On a ground zero still strewn with petals from the mourners' countless roses, a half-dozen workers yesterday began readying the site for the first permanent public building of the new World Trade Center.
There were no governors or senators, no honor guards or camera crews, no white homing pigeons posing as doves. Just a crew from the Yonkers Contracting Company, gathered in the northwest corner of the south tower footprint, digging their way by hand down to the concrete slab that lies at the bottom of the trade center's foundation.
In a pit 70 feet below street level, under an unrelenting sun, with progress measured by the shovelful, it looked more like an archaeological dig than the start of the Port Authority's $2.21 billion PATH terminal and transportation hub, designed by Santiago Calatrava and the firms STV and DMJM Harris.
"I have a feeling that people expected to be seeing bulldozers, but that's not how we're going to begin," said Kenneth J. Ringler Jr., executive director of the Port Authority of New York and New Jersey.
Instead, workers will first remove the accumulated dirt within the north and south tower footprints, outlines that are defined to this day by the sheared-off steel remnants of the box-shaped perimeter columns that once supported the World Trade Center. That will leave the concrete slab as good as "broom swept," said Thomas J. O'Connor, the engineer of construction in the Port Authority's trade center construction management division.
The next step will be to cover the cleaned-off footprints and column remnants with a polyethylene membrane; in essence, a vast pool liner. On top of that, workers will deposit 12 inches of a stone fill.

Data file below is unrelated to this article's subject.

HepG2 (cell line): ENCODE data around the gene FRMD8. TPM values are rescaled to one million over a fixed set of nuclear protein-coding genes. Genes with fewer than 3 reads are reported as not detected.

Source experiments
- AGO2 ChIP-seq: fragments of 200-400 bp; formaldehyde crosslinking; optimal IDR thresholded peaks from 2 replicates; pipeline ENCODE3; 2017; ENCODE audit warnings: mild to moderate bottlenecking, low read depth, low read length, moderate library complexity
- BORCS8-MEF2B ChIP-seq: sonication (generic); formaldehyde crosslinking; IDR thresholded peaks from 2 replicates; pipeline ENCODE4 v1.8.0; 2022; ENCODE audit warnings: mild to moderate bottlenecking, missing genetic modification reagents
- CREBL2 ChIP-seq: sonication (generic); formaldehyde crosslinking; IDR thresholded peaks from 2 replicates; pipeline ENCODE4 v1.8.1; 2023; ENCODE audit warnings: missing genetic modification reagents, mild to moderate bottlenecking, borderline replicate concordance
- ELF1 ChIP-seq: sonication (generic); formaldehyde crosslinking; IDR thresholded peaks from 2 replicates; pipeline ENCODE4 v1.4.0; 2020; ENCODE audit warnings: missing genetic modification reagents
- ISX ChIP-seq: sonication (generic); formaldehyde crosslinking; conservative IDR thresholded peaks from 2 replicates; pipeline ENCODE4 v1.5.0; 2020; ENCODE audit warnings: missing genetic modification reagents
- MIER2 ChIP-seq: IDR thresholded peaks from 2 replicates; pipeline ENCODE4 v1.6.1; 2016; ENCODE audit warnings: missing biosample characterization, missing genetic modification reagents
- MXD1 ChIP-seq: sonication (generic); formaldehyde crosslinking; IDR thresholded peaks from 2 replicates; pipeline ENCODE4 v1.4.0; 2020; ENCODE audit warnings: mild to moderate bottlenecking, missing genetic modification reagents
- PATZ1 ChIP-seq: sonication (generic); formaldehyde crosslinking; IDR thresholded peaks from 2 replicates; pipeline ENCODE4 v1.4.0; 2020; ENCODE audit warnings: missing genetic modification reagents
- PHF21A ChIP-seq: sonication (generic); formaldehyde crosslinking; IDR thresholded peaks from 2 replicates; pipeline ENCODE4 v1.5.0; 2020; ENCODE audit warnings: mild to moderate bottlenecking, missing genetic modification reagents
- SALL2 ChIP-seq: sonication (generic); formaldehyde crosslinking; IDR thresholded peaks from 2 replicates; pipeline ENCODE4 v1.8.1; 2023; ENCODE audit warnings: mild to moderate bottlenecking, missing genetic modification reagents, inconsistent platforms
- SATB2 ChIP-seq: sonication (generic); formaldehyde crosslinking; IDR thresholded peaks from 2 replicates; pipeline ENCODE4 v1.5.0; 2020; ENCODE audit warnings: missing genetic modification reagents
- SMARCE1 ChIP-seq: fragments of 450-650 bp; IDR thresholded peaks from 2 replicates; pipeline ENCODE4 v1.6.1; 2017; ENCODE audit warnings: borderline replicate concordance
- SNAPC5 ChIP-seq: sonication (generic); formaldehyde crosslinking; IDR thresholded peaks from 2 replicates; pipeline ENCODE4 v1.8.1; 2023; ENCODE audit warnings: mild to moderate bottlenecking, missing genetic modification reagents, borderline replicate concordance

Ultimately, the transportation hub will occupy only a portion of the tower footprints, but their full extent is being covered to insulate them from years of construction.
Preservation of the footprints was championed by the Coalition of 9/11 Families, among others. The remnants are subject to protection under the National Historic Preservation Act because the transportation hub is largely financed by the Federal Transit Administration. The Port Authority has agreed to preserve in place "to the maximum extent feasible" the 84 column remnants of the north tower and the 39 remnants of the south tower. However, as many as eight column remnants could be temporarily or permanently removed to accommodate a fourth PATH train platform.
After construction, the column remnants will be incorporated into the World Trade Center memorial and memorial museum. The north footprint will enclose a repository for unidentified remains, a contemplation room and a family room. The south footprint will frame what officials of the Lower Manhattan Development Corporation are tentatively describing as a library of memory, dedicated to recording individual victims' lives.